And what makes it ferment? In both the Boston Marathon and the Fort Hood cases, the attackers seem to have been driven by the perception that the U.S. is at war with Islam, as evinced (in their minds) by wars in Afghanistan and Iraq.
So, if homegrown terrorism is fostered by the perception that the U.S. is at war with Islam, what should we do to counter that perception? Here’s what I don’t recommend: Declare war on an entity that calls itself the Islamic State, enmeshing yourself in combat that will last for years.
Obviously, this entity doesn’t deserve to be called the Islamic State, because its values don’t align with the values of the great majority of the world’s Muslims. But the relatively small number of Muslims who are vulnerable to the appeal of terrorism will consider a war against this “Islamic State” a war against Islam.
The problem of terrorism is complicated, and so is the problem of ISIS. I’m not saying that our thinking about how to respond to ISIS should begin and end with the question of whether declaring war on it will foster homegrown terrorism. But, given that, since 9/11, homegrown terrorism is the only kind of Islamic terrorism that has shown much in the way of an ability to actually kill people in the United States, it would be nice if the debate over how to handle ISIS at least included some discussion of the question.
Yet, during the deliberations over what to do about ISIS, did we hear a single member of the administration raise the question of homegrown terrorism? Or a single influential commentator? So far I haven’t found any examples. This tweet of mine, for example, failed to elicit evidence of such a thing.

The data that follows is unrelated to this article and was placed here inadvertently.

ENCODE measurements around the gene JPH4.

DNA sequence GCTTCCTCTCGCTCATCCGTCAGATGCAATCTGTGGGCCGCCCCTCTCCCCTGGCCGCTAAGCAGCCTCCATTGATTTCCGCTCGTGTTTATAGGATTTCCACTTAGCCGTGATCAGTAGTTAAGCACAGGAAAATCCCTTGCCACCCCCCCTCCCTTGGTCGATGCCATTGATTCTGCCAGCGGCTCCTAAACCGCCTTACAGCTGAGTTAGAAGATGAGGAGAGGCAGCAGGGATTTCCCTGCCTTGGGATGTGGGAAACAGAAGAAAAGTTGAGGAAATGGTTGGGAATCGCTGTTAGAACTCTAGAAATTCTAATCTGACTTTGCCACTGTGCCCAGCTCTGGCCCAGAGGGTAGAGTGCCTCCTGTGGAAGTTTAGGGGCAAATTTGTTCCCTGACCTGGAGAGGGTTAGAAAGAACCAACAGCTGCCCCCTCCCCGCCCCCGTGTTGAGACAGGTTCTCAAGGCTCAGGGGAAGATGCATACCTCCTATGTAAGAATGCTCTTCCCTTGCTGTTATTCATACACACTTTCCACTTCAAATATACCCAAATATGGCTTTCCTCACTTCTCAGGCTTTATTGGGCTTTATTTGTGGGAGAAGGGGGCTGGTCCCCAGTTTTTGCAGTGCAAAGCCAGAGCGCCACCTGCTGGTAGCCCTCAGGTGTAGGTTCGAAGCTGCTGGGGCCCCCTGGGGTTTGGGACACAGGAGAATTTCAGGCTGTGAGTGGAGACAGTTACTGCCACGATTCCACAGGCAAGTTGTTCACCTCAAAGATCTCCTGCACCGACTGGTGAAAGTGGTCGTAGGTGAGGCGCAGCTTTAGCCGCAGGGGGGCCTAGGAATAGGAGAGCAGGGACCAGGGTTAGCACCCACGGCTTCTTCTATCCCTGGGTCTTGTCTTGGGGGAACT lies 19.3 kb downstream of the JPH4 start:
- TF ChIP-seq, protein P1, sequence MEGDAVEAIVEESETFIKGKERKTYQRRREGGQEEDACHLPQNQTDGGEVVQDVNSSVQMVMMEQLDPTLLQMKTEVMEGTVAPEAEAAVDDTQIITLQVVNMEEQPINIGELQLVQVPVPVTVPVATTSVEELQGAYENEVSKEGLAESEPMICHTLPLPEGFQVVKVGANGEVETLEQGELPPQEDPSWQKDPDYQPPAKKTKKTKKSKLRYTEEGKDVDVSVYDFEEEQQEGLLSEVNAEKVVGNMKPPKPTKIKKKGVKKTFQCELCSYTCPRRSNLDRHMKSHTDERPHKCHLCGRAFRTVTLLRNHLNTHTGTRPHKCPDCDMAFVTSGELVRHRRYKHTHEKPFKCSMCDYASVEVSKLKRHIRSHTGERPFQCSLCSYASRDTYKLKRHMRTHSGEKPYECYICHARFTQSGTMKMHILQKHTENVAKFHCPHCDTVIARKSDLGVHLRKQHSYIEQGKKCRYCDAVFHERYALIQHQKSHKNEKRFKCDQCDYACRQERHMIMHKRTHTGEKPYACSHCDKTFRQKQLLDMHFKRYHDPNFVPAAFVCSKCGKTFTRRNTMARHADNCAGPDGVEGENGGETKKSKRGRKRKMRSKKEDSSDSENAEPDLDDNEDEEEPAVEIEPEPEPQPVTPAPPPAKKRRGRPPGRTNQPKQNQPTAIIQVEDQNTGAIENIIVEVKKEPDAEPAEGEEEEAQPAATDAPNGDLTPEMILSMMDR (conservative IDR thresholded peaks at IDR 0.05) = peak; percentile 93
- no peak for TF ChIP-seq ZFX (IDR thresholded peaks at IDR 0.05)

A few commentators did raise related questions. After the first bombing strikes, Dan Drezner asked on bloggingheads.tv whether they might have led ISIS to direct more fire toward America. That’s not the same as the question of homegrown terrorism, which can happen regardless of whether ISIS focuses on the U.S. Still, to even raise the question of blowback at that point (late August) was to place oneself among a minority of prominent U.S. foreign-policy commentators.
Assuming ISIS does turn its gaze more to the U.S., and tries to train and deploy anti-American terrorists, as Obama fears, its recruiting will likely be helped by America’s new war on it. The man who is the best post-9/11 example of the kind of terrorist Obama seems worried about is Umar Farouk Abdulmutallab, aka the “underwear bomber,” who got training from an al-Qaeda affiliate in Yemen but failed in his 2009 attempt to blow up an airliner. His main guru seems to have been Anwar al-Awlaki, who relentlessly harped on the America-is-at-war-with-Islam theme. (A poster for an event Abdulmutallab organized in 2007 as a London college student was set against a background photo of a Muslim detained at Guantanamo, kneeling, shackled, and hooded.)